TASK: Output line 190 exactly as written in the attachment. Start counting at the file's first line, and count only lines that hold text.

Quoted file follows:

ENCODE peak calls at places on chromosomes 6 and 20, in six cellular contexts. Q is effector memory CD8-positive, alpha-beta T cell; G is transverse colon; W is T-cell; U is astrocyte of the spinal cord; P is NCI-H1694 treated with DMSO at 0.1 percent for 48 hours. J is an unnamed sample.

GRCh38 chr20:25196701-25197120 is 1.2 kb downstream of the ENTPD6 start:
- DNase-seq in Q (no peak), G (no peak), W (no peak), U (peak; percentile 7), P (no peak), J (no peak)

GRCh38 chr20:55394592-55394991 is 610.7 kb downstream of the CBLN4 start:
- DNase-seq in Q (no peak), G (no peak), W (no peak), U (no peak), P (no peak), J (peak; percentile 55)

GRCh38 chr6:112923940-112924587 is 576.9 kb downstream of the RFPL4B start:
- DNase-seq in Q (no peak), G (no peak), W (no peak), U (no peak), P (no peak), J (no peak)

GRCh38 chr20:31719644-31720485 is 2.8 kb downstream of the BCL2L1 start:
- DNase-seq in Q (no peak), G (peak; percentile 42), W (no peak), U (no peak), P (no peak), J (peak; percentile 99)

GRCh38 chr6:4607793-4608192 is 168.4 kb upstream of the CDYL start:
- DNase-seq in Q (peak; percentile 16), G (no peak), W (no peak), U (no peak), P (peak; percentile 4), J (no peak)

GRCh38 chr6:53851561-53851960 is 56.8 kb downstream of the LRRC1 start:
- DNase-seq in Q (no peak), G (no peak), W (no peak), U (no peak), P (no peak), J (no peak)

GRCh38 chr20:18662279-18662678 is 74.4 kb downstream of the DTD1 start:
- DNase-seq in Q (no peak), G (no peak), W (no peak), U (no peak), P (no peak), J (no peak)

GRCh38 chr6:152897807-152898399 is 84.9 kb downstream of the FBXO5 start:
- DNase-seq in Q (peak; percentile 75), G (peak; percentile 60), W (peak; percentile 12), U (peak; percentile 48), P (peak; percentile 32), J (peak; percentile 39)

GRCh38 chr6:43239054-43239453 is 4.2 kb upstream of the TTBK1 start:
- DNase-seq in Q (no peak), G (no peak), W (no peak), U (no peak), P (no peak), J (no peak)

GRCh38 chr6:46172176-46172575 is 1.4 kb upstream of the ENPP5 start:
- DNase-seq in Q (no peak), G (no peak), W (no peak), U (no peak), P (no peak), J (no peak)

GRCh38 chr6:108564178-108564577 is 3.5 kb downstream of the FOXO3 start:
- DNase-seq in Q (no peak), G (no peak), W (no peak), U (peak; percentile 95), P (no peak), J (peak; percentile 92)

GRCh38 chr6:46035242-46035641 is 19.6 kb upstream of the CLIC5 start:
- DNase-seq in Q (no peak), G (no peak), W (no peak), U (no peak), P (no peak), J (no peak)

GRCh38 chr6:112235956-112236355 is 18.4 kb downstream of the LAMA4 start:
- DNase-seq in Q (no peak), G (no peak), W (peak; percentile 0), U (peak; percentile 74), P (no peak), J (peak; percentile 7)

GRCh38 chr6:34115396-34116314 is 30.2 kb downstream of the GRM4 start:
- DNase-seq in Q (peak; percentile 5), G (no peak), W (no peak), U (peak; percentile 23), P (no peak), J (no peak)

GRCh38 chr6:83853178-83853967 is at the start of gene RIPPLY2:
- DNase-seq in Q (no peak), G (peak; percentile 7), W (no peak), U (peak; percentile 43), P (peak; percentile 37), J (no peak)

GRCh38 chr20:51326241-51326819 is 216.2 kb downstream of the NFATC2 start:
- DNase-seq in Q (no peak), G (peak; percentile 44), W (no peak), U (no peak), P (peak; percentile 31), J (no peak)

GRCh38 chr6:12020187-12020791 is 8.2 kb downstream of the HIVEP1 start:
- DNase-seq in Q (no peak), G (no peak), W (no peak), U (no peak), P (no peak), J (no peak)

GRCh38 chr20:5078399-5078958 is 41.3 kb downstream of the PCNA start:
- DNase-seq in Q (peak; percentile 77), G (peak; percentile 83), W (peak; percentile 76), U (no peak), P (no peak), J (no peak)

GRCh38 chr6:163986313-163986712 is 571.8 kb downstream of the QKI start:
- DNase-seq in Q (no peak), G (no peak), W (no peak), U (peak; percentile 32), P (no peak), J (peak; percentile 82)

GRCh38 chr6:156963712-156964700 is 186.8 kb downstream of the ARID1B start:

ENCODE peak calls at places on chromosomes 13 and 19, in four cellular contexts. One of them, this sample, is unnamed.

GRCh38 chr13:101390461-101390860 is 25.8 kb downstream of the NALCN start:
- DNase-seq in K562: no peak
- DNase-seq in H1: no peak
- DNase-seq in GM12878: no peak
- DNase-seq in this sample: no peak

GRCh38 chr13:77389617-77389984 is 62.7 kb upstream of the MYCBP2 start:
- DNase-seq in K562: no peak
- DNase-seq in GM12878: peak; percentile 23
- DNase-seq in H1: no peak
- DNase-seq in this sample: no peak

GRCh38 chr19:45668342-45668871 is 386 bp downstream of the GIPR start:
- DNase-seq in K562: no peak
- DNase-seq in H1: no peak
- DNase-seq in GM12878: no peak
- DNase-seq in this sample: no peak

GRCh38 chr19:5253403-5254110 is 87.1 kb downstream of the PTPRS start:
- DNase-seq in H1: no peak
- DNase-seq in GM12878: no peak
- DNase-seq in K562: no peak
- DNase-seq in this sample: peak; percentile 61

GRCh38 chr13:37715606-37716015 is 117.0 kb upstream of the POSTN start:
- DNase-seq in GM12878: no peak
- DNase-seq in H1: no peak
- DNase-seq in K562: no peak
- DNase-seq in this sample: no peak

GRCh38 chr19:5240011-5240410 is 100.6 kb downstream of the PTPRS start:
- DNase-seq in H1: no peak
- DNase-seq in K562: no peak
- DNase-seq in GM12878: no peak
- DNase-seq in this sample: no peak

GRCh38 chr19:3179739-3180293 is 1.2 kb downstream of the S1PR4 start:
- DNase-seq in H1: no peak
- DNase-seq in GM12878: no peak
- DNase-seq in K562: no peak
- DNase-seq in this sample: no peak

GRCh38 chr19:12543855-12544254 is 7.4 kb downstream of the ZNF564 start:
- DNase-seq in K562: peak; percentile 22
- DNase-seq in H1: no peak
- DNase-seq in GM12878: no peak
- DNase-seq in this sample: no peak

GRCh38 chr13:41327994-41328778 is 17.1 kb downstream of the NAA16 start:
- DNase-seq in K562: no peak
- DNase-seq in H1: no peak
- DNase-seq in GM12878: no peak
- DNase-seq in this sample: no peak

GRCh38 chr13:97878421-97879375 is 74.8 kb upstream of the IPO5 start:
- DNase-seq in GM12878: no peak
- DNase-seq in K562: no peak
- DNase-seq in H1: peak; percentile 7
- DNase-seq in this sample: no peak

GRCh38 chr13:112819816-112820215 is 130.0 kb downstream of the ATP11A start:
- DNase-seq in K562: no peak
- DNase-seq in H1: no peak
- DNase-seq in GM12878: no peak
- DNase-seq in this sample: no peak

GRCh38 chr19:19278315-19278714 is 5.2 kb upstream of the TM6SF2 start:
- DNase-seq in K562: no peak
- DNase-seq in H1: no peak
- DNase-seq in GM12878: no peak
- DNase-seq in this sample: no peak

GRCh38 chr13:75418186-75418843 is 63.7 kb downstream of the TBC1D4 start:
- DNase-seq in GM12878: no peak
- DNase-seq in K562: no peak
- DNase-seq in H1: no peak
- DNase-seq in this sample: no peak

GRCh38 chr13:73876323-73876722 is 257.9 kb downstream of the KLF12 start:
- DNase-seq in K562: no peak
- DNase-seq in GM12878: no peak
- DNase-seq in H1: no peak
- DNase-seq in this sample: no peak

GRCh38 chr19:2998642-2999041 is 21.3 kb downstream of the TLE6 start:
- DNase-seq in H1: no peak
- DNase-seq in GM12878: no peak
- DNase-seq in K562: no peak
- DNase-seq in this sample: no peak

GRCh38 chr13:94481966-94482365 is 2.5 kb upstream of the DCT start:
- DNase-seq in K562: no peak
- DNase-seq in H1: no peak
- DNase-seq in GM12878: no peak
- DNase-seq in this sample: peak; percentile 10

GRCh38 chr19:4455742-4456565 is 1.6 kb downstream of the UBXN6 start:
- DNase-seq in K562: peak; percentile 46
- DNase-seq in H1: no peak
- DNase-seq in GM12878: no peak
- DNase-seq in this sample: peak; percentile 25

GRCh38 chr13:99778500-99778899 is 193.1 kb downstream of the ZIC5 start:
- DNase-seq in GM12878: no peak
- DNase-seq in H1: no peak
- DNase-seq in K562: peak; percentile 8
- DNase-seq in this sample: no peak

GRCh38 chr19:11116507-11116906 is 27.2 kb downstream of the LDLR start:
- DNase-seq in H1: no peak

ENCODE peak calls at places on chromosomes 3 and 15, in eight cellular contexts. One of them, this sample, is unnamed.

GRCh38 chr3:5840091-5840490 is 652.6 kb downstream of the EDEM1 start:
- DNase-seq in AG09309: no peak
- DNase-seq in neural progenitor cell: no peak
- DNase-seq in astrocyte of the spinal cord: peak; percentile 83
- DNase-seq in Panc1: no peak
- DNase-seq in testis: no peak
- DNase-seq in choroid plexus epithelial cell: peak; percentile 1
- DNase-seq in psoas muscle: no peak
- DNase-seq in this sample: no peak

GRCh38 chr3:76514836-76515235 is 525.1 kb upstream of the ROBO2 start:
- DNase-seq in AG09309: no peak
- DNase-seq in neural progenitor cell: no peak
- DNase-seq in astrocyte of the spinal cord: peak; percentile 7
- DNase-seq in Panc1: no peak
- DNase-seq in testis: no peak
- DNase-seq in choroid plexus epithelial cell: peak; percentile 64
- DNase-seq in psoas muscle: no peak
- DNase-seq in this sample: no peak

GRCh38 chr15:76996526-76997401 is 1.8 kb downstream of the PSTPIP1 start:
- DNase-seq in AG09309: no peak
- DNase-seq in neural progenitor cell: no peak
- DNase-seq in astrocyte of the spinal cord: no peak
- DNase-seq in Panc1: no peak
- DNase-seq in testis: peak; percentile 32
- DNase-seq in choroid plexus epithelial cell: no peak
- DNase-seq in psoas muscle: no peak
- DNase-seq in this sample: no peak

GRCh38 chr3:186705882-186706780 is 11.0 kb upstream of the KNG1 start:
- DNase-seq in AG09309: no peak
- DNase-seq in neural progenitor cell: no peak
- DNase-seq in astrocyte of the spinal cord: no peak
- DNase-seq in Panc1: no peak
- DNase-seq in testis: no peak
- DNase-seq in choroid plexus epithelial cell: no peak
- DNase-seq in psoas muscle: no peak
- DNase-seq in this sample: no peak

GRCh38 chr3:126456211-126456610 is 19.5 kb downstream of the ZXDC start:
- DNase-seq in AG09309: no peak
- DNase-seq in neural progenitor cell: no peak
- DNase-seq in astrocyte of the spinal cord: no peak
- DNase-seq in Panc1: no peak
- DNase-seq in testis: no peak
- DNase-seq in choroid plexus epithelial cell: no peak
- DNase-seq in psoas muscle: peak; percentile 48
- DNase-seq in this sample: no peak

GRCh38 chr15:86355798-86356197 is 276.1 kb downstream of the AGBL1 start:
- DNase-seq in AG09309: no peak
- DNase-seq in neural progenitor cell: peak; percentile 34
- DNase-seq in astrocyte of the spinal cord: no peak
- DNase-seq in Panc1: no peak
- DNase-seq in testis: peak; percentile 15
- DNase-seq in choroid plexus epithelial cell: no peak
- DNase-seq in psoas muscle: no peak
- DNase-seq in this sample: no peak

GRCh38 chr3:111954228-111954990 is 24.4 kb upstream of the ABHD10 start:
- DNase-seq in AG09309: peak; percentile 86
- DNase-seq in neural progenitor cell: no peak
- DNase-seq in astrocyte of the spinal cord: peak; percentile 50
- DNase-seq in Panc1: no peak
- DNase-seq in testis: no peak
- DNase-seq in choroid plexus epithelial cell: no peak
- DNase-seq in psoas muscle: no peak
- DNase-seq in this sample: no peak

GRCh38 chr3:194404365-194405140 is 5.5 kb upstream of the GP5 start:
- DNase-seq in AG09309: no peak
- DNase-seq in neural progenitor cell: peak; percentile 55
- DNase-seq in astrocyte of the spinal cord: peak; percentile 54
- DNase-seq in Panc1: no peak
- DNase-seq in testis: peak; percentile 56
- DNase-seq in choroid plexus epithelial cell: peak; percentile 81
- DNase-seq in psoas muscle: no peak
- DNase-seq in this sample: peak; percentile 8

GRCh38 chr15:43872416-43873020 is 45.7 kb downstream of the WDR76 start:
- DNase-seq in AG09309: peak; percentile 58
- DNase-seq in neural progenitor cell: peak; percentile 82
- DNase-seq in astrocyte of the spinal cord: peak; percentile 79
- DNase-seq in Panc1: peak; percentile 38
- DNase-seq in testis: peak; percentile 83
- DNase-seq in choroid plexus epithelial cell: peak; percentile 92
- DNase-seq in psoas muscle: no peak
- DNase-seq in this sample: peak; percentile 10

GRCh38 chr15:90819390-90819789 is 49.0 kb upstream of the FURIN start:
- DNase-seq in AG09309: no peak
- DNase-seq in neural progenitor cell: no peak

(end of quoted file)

- DNase-seq in AG09309: peak; percentile 86